After an exposure to international poverty while volunteering abroad, passionate skateboarder Will Wilson came up with the idea for Flipping Youth — a nonprofit organization driven by the mission to “empower young people from challenging environments internationally through action sports, creative arts and entrepreneurship.” This unique idea has propelled Wilson to accomplish great acts of service in impoverished countries, specifically Jamaica. In addition to fostering strong skating communities, Flipping Youth seeks to promote youth entrepreneurship, teach business skills and improve employability.

Flipping Youth in Jamaica

After watching a viral skate video that showcased a talented, Jamaican skater and a budding skateboarding community in 2016 — Wilson decided to bring Flipping Youth to Kingston, Jamaica. The idea was to help grow the skateboarding community even more. Since then, Flipping Youth has developed both local and international relationships to better understand what sort of aid is most needed in Jamaica. Flipping Youth’s main goal at the time was to decide the best way to implement the Freedom SkatePark, in an effort to foster a strong community of Jamaican youth. Also, safety is an important feature of the program for Wilson. He wants to ensure that the skatepark will become neither a place for drugs nor other criminal activities.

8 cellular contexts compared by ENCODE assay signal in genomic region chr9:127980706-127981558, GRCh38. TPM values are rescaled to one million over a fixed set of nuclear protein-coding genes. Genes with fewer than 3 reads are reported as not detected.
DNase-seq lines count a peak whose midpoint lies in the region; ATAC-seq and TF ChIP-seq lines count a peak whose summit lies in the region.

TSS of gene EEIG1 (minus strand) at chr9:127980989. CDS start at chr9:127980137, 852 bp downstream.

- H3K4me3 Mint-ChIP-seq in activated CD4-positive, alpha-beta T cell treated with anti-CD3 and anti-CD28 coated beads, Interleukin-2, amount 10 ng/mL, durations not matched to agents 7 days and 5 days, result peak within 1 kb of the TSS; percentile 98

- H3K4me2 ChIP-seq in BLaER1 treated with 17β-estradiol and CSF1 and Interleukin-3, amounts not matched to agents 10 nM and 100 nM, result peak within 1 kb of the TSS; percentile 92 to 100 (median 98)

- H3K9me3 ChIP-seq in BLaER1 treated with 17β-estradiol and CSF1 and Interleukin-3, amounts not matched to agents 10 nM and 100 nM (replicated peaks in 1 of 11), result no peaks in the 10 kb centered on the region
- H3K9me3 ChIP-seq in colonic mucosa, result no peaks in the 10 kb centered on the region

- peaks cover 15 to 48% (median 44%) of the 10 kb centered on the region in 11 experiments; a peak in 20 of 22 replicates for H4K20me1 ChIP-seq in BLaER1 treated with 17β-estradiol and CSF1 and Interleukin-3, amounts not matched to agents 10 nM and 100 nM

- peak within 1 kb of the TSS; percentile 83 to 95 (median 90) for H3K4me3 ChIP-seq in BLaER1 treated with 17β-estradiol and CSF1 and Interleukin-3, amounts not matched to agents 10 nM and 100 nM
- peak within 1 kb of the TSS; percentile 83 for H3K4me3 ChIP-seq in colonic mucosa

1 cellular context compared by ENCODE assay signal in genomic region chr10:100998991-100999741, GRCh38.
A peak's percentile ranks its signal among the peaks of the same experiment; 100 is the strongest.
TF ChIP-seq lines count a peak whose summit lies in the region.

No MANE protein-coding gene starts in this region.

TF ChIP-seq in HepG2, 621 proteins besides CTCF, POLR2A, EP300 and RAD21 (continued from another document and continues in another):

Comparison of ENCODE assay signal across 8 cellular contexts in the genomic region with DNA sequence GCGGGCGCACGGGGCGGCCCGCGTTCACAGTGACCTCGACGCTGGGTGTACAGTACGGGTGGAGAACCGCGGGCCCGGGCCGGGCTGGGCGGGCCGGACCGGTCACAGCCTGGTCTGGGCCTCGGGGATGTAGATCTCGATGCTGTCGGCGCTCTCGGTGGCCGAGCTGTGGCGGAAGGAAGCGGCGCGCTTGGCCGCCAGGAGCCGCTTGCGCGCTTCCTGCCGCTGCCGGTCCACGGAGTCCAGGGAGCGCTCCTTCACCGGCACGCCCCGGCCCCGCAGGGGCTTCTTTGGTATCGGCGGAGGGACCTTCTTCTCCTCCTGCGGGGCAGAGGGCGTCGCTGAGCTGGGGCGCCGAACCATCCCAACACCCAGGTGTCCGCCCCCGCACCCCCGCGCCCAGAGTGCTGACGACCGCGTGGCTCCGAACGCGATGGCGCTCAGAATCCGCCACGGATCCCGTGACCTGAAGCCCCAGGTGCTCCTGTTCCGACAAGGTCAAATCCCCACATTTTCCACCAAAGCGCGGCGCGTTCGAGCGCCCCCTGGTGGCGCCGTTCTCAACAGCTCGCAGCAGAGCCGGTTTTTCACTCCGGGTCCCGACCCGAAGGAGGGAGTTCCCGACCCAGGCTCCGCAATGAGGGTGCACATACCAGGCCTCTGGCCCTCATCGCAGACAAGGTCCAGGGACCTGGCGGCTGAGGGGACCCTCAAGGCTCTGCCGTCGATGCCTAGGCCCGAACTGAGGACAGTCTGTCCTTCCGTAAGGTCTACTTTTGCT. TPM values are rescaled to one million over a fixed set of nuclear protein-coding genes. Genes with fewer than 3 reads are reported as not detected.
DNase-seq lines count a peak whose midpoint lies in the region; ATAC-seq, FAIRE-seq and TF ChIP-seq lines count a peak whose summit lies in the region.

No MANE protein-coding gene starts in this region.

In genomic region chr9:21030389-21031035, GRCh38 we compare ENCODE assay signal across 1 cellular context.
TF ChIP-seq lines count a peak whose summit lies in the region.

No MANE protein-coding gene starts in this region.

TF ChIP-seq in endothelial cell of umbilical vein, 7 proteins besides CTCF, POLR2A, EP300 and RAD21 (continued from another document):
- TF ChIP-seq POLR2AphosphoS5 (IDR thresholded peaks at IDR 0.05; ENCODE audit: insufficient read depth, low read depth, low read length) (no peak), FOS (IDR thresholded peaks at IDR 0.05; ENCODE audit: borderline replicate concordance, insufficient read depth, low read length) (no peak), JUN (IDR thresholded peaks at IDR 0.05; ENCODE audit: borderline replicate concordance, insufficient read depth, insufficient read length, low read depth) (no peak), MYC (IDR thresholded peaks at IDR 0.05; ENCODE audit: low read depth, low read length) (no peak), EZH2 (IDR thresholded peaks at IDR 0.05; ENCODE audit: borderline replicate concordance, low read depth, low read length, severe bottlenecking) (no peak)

Progress Through Partnerships

Though the planning and building process has been slow, the future looks promising for Jamaica’s first skatepark. Thanks to funding from popular skate brands such as Supreme New York and a partnership with a nonprofit called Concrete Jungle Foundation, the Freedom Skate Park is nearly complete. Notably so, Concrete Jungle Foundation helped to complete over half of the project, including the construction of the park, itself.

Kevin Bourke, a member of the Freedom Skatepark team, celebrated overcoming many obstacles throughout the project’s duration, stating “It shows that a project that was rooted in love [can’t] be stopped.”

Improving Communities Through Sports and Activities